Not Paul’s Blog, but his entry

Here’s a conversation with Paul.

~~

Just some random thoughts. If I had a blog, this would be an entry in it 🙂

So I was just reading Nagel’s classic (but imo not especially good)
paper ‘what is it like to be a bat?’
http://members.aol.com/NeoNoetics/Nagel_Bat.html (The assertion
marked with a link to footnote #2 is just bare-faced question
begging which pretty much undermines anything else that he says) and
from there I got to thinking about how weird typhoons are. Or
rather, how improbable they are. I mean, if I was designing a
gaseous (or liquid?) planetary atmosphere from scratch, then I just
wouldn’t expect phenomena like typhoons to spontaneously emerge. What
I’d expect is for them to *start* to form — eg when coriolis
forces, convection currents, random zephyrs drifting about all
combined to somehow get into synch — and then promptly
dissipate. But they don’t — instead they somehow manage to suck
more energy in and grow bigger! Naturally, I see this as an example
of emergent behavior (or something like it) instead of intelligent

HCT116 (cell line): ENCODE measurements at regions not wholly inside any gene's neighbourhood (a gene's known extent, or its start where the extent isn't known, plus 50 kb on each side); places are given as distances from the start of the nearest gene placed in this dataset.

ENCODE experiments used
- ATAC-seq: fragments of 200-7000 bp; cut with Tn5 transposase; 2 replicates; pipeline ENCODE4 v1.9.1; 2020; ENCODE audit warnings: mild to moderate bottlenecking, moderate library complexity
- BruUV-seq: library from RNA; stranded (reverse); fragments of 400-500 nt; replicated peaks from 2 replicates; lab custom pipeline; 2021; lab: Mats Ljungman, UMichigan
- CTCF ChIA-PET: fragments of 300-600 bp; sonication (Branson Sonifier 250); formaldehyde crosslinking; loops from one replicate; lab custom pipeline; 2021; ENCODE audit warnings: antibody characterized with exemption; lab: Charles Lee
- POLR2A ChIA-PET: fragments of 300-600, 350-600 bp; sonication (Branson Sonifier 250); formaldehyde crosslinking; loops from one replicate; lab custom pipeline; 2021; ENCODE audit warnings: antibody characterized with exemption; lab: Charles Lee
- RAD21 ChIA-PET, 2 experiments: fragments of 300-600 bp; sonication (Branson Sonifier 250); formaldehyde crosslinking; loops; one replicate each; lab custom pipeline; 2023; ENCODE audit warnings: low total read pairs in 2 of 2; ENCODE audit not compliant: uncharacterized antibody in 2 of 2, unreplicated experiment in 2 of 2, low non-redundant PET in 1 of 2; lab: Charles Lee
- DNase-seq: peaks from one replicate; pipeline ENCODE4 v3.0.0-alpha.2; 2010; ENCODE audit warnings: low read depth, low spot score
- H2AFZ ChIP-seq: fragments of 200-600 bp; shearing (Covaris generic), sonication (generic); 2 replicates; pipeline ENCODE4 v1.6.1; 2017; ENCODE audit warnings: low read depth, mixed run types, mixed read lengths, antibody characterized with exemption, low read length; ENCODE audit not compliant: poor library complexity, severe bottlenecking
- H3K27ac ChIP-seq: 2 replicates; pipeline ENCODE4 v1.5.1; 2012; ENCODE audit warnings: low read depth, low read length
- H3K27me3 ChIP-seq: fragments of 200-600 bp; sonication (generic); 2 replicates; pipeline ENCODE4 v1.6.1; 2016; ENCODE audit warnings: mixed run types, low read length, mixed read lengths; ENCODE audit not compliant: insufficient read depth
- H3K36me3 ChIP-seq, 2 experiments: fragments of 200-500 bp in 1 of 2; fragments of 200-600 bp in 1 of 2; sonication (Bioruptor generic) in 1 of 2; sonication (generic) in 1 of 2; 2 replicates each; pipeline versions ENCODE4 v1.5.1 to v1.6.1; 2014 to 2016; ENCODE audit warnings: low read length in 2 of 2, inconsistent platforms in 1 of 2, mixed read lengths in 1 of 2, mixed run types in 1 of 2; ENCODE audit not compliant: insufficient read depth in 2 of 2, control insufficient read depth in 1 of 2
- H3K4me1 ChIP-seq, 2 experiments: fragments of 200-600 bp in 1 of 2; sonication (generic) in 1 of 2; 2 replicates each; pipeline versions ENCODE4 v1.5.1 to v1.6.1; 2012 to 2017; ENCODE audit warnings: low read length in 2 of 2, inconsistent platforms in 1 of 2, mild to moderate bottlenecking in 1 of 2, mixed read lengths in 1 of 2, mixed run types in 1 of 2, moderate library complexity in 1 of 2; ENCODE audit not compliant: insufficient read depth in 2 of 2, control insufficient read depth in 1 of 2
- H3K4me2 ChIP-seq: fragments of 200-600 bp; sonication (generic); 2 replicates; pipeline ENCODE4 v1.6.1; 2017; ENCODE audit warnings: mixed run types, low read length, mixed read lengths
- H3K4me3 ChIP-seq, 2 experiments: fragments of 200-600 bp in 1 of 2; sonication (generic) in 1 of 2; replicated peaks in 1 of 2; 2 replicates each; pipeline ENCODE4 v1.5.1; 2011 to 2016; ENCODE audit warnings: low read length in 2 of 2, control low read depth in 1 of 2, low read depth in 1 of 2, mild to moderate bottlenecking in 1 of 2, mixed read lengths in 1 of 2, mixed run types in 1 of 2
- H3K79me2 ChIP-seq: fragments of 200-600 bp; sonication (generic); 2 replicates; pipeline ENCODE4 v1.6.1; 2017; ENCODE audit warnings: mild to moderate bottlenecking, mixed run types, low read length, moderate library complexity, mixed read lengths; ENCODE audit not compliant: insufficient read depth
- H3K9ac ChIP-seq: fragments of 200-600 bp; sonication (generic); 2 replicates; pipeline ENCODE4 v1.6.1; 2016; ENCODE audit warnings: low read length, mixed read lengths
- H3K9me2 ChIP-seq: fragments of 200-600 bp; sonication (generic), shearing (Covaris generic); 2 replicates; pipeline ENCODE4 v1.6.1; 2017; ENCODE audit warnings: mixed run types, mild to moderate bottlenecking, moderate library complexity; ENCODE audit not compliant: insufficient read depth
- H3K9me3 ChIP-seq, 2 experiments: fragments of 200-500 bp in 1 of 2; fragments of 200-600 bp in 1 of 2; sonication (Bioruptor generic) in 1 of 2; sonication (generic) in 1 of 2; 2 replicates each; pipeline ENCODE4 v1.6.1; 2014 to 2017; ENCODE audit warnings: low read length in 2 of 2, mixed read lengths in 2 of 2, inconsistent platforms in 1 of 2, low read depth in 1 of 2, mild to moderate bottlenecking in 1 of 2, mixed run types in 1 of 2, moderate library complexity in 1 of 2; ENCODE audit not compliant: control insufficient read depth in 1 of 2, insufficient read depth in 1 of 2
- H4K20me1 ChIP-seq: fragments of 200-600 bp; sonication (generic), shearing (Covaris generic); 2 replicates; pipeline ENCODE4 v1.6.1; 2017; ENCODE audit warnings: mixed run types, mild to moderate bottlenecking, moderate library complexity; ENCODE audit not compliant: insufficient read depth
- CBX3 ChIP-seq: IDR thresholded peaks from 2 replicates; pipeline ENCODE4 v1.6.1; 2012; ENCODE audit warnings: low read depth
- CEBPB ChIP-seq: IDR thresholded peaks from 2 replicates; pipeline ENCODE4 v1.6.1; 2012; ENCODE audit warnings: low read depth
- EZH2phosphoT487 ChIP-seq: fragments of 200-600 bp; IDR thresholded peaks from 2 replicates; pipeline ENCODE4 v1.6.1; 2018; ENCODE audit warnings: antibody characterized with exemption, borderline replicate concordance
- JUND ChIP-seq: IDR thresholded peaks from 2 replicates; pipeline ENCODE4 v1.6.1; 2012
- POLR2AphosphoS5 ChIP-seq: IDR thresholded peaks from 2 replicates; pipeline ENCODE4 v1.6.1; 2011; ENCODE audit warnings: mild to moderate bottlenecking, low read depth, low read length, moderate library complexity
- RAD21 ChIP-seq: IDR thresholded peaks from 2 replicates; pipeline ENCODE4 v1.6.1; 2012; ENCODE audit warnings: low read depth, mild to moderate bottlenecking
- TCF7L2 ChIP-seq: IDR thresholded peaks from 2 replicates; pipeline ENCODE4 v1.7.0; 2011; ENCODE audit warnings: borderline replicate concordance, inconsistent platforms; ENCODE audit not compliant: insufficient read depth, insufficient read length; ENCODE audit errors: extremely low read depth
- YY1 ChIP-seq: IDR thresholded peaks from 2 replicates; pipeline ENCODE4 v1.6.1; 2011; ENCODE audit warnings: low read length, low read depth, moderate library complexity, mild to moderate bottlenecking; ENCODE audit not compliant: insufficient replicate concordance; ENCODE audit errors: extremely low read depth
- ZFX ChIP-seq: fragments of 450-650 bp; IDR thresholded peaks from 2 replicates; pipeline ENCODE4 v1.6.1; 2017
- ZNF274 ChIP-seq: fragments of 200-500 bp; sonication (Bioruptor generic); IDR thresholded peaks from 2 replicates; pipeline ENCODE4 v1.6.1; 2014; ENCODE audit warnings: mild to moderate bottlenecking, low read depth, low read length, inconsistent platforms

design, but if I were God and had in fact managed to design a system
like this, then hey I’d be pretty pleased with myself! That’s quite
a phenomenon — and you dont even have to invoke weird high energy
physics or relativistic effects or anything! Just good old fashioned
air molecules!

(And the same applies to the N Atlantic conveyor. How weird is that!)

On another digression — it’s also curious how the problem only
really emerges when you look at typhoons on a planetary scale. I
mean, if you were just on the ground — if that constituted your
world — then days of fine weather followed by days of rain, followed
by a few hours of really intense heavy wind and rain would just seem
like a perfectly understandable continuum. But when you look at
what’s happening from a satellite’s POV, you see this great
spiralling *thing* and it’s like, wow! where the heck did that come from!?

Time for a spot of lunch. I hope 7-11 is open!

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